VeaMea visited the American Telemedicine Association Annual Conference in Tampa this past week. It was an interesting conference with thousands of participants, and hundreds of vendors.
We had some interesting conversations with people who are, or are going to be, practicing Telemedicine as well as a variety of support organizations.
Here are a few highlights:
- Rural Healthcare Telecom Subsidies -- The Universal Services Fund has $400 million in telecom subsidies to give away each year. They have only been able to give away about 1/3rd of this amount and are eager to meet their goal. Funds are available to rural hospitals who want to purchase telecom infrastructure. The funds equalize the rural cost (higher) with what an urban customer would pay (much lower). All one needs is to qualify and apply. More information is available at the USAC website
- Windows Tablet -- With all the fuss about the Apple iPad, Samsung Galaxy, Motorola XOOM, and other Android tablets, I have not heard/seen much about Windows-based tablets. iTablet was showing off a 12" ASUS Tablet running Win 7 with an Intel Core i5 processor, Integrated Camera and 2 USB ports (among other nice features). I could start to imagine it as a new model of roving telemedicine workstation.
- Telehealth market segments -- We say telehealth, but the term is really too broad. There are a wide variety of sub-segments like in-home monitoring, outsourced access to specialists, mobile "doctor's office in a bus," telecom infrastructure, regional information clearinghouses, and point solutions for physician consultations, health records, and more
- Rube Goldberg or Best of Breed ? -- There are a lot of solutions in place, providing care to patients. People have cobbled together solutions from various vendors to make something that works. An example is Medtrix; I shared a table with its President Yves Bitton who took the ooVoo video conferencing engine and wrote his own application and security structure around it so they could provide telehealth services to 4 million subscribers of the largest HMO in Israel. Another example was a US Army application that uses a Citrix server side-by-side with a video conferencing station to create desktop sharing + video conferencing. We talked with a variety of other service provides who wanted a stable, secure, video conferencing and collaboration platform to tie into their applications. They recognize that the AV part is "hard" and look for solutions like VeaMea to take away their pain.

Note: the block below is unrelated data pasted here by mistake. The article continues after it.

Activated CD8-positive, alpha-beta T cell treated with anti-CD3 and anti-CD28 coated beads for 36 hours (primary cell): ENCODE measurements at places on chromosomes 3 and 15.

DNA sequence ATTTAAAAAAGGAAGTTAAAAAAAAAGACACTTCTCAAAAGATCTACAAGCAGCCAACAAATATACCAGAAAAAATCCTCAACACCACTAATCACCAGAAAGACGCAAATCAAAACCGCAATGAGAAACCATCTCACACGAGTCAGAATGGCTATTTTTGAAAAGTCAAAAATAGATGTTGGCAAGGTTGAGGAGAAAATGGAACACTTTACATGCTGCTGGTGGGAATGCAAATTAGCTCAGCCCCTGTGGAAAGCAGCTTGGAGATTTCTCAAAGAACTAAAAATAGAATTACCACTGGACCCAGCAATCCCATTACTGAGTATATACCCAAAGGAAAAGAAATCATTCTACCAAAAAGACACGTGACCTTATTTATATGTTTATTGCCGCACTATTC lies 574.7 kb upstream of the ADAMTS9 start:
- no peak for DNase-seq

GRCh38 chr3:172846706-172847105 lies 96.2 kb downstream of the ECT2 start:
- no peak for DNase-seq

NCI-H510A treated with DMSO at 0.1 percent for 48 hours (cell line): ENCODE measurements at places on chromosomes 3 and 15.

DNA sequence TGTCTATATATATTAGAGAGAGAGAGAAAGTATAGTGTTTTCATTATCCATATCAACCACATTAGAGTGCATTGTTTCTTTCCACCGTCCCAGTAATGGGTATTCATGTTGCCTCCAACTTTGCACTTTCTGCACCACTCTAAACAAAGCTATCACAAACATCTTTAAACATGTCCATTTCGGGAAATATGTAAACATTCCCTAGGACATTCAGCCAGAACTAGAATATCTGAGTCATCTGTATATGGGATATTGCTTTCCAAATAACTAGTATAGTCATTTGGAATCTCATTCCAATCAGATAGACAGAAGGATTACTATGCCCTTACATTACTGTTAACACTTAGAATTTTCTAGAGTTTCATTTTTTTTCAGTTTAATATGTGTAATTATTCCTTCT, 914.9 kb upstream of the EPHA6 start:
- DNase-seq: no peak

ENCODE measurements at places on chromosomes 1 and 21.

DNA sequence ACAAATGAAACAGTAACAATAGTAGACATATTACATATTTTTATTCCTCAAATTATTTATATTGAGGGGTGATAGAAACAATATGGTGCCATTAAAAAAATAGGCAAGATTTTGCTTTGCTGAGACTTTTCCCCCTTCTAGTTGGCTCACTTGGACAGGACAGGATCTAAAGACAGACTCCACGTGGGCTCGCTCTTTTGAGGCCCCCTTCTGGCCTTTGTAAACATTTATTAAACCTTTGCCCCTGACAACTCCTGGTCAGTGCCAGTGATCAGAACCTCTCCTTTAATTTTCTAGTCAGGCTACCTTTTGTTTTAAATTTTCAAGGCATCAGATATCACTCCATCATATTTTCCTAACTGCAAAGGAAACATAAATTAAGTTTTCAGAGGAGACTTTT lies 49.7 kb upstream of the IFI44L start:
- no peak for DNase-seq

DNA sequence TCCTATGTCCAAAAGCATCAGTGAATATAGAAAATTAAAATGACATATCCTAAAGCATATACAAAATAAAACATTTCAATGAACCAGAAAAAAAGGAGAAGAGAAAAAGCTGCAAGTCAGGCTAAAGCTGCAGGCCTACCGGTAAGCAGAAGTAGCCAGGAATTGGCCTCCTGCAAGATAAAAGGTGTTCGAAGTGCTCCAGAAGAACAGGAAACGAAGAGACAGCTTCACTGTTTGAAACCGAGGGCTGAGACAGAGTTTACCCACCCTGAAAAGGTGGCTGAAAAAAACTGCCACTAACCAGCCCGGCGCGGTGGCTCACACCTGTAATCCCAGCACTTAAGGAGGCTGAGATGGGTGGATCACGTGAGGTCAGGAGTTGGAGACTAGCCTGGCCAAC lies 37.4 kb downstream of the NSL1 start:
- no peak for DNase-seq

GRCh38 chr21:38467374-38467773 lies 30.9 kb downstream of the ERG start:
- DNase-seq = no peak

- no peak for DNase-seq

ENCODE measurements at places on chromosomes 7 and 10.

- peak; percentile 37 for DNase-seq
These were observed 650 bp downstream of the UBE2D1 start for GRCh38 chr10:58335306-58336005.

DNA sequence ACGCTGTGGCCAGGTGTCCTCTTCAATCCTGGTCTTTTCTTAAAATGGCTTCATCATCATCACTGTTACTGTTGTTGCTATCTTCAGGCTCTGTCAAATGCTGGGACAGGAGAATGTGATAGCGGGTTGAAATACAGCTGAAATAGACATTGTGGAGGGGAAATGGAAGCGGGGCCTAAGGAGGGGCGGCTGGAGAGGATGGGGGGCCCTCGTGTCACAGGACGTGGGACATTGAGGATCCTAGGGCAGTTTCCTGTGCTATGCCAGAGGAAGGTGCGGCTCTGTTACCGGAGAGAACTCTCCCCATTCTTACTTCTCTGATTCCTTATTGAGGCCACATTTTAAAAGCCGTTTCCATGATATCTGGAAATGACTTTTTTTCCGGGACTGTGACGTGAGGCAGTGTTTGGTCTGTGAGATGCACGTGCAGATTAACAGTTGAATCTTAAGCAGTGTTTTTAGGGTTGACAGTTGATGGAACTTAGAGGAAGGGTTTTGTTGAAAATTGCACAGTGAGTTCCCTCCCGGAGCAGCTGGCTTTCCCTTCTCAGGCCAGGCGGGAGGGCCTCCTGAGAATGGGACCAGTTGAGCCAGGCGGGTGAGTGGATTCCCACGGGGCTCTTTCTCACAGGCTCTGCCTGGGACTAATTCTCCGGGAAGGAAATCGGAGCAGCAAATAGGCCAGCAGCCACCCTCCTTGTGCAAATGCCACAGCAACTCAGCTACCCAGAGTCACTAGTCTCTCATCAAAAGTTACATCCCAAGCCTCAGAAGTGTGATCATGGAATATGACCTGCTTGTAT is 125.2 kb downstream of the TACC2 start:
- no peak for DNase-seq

- Uncertainty -- There is still plenty of uncertainty about what is, or will be, compliant with standards and rules developed by Government agencies (HHS, CMS, NIST, DISA, etc.) as they evolve
- The world is watching -- I met several people attending form other countries, looking to the US as the cutting edge of what is possible and trying to see how it could fit into their healthcare delivery models.
A question for other attendees, what did you learn at the conference that you found most interesting?
A lot of people have gotten excited by the release of video conferencing on the iPhone 4 with Facetime and Skype. Having used them, I have to say it is a lot of fun.
The excitement has led a lot of video conferencing professionals and prospective clients to ask if VeaMea or other business-class video conferencing and collaboration software runs on Android, or iOS. The short answer is no, not yet. The longer answer requires thinking about what makes sense given today's technology.
What makes Sense on Smart Phones
A one to one call on a smart phone is no doubt a useful feature, but is a small piece of the value of enterprise video conferencing platforms. Some features transfer easily, for example allowing people to be logged in so their presence/status is viewable by colleagues, and engaging in text chat or voice interaction are an obvious place to start. Smartphones can also be brought into a traditional video conference as audio only participants through a SIP Gateway. But what about true multi-point video conferencing ?
Multi-point video conferencing on Smartphones
Should video conferencing vendors develop one to one, "good enough video" applications for smart phones, or remain true to their high quality video roots and stay off these platforms until the platforms are ready to support this level of interaction?
Imagine the image from an iPhone camera projected onto your 60" Polycom OTX HD display. Not a pretty picture I am willing to bet. Or imagine the background noise from your car, airport, internet cafe, etc. being sent back to your colleagues in the board room at headquarters.
Further, if you have a five person call, do you really want to see 5 x 1/2 inch images of your colleagues on your smartphone? If someone wants to share a presentation, spreadsheet or other content, is a 3.5 inch screen really a useful way to view it ?
Finally, does your smart phone have the bandwidth and processing power to handle a multi-party video conference or collaboration session without being overwhelmed ?
The trends are moving in the right directions: more power and bandwidth are available with each new release. The day will come fairly quickly when the smartphone will be able to be a video conferencing endpoint. The lingering question is: do you want it to be?
Tablet Video Conferencing and Collaboration
Tablets like the iPad, Samsung Galaxy and Motorola XOOM offer most of the same challenges in terms of processing power, but cameras on each side are becoming standard and the screen size is improved relative to what a smartphone provides. We see tablets being a much more likely entrypoint into multi-point video conferencing and collaboration.
What do you think the role of smartphones and tablets should be in enterprise video conferencing and collaboration ? Comments Welcome...